I have spent many years of my career on the trading floor of investment banks. Until last week, I thought they were normal. I was cool with the sea of screens, the mass of men, and the tinge of perspiration. I thought this was what a working environment was about. Until I visited the tech firm.
I'm not going to say which tech firm it was (it's a big one and it delivers food), but I have never been so envious of someone's office environment. Here was a place where the office was filled with plants, where the computer screens were new, where effort had been made to ensure plentiful natural lighting, where there was a rooftop garden for staff to eat their lunches, and where there were even shelves with books lying around so that employees could exchange novels if they wanted. Around 25% of the floor was filled with side tables and couches. There were no restrictions on where people worked, and if they needed a quiet area to finish something, they could have it.
I was astonished. I now realize that I have been operating in a cultural and aesthetic void throughout my whole career. At the bank I work for there are plants - but only in the visitor area. The trading floor is the equivalent of a concrete jungle and there's hardly any natural light ever since the bank spent several hundred thousand dollars moving managing directors' rooms across the floor to the windows. The MDs now get all the natural light, and the rest of us sit under very bright lights staring at multiple (old) computer screens (sometimes as many as eight).
In my bank, there is no question of us wandering away from our screens, browsing a book and working on a comfy couch. You're considered unproductive if you're not at your desk. We can't eat our lunch on the balcony or the roof - possibly because there's a fear that we're at risk of falling or jumping off. The environment is simply not healthy.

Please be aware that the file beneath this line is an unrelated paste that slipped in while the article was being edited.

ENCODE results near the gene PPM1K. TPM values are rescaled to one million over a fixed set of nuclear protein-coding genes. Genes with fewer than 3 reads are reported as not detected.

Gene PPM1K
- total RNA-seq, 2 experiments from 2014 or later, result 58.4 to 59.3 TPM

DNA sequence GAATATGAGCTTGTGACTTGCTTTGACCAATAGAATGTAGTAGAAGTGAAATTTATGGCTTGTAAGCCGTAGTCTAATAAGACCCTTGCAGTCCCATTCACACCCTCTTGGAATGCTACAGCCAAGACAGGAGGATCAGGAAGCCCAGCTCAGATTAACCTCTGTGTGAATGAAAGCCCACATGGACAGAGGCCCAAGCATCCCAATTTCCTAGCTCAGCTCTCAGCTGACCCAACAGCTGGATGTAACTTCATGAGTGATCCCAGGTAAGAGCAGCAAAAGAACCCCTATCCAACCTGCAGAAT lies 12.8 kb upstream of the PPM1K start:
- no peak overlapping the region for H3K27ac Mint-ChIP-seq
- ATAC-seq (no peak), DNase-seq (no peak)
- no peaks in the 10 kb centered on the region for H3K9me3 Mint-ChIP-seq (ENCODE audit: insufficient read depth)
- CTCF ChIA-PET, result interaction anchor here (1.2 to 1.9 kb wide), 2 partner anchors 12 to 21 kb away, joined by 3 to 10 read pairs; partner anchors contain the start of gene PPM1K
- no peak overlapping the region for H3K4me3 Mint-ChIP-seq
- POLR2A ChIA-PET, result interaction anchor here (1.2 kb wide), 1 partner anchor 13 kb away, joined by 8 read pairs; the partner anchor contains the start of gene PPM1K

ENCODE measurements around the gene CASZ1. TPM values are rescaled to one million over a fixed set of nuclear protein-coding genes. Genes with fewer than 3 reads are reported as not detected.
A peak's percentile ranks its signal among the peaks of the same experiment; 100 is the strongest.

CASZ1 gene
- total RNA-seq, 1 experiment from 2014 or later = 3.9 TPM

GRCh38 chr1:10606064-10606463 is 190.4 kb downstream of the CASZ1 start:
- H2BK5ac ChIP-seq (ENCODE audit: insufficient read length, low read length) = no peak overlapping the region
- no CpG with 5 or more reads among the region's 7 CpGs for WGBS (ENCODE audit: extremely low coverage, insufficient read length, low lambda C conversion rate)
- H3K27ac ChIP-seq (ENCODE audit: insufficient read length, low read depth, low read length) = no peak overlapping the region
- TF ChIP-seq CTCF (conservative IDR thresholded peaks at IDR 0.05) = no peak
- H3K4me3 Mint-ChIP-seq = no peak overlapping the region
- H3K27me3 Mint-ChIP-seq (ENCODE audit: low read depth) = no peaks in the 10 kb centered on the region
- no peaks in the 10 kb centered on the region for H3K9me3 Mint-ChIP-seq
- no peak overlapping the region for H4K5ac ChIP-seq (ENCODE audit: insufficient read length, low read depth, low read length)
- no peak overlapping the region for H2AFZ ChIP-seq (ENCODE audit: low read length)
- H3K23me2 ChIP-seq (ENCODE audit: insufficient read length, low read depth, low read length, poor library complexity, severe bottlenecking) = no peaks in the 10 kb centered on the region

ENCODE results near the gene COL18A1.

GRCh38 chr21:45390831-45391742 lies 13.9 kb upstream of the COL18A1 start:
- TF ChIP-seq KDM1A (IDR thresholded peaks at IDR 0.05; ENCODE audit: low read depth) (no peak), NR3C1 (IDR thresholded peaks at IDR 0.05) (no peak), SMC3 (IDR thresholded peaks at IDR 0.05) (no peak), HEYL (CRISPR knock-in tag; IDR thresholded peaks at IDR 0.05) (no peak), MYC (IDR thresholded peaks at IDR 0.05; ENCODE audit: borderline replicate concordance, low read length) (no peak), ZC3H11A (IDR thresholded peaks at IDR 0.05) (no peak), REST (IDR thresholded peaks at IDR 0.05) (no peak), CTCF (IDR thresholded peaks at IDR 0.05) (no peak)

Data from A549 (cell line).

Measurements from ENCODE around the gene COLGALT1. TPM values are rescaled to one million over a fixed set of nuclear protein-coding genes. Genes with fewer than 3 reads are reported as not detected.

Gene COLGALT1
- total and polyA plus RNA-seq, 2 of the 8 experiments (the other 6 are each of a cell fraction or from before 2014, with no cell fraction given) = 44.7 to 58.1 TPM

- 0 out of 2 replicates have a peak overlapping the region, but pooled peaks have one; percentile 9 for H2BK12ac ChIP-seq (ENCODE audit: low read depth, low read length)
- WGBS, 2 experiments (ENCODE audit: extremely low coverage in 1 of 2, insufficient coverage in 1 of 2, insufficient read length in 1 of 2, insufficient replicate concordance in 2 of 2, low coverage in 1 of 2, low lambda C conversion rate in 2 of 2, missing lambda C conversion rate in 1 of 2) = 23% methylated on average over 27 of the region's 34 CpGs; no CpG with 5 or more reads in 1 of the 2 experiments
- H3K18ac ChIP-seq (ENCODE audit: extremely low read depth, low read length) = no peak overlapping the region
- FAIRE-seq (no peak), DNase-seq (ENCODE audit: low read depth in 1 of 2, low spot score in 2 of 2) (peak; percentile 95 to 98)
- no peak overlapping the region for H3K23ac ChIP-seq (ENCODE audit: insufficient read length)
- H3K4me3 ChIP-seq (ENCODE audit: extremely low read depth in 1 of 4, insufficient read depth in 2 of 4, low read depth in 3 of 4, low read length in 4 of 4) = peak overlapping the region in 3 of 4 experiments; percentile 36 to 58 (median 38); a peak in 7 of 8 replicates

If you don't believe me, try our coffee. We have a machine that vends free coffee, but the product tastes like bleach. We can therefore buy coffee from a few areas inside the building, but the coffee they sell is generally burned, too hot or too cold. It's not consistent, mostly because the people behind the culture have no clue how to make it. - Plus the prices are extortionate as the coffee vendors are trying to extract the most they can from their captive audience. Most of us resort to leaving the office and buying a coffee from outside, which wastes time and erodes our productivity.
By comparison, when I stepped into the lovely, leafy, start-up office, I was asked what I wanted to drink. I was then led to an open area with fridges that had plenty of beverages. There were Nespresso coffee machines that made the perfect coffee every time and there was filtered water. And yes, it was free of charge, and I sat on a comfy chair and drank it.
The entire experience has changed my perspective. I now realize what I've been missing. I also realize how dated the environment in banks has become. Unless banks adapt and modernize I can't see that anyone would want to join this industry. The offices are uninteresting, the environment is often negative and the pay is not what it was.
Investors say tech companies are overvalued, but I disagree: Apple’s market cap is bigger than that of BAC, JPM, MS and GS because its employees are motivated and eager to succeed. This is reflected in the products Apple comes out with. Meanwhile, people on the sell-side still don’t have efficient technology to trade or to book trades; even our versions of Microsoft Office are out of date. Given all the issues, nicer coffee wouldn't heal everything, but it would at least be a start.
Vasili Kenward is the pseudonym of a VP at a major US investment bank
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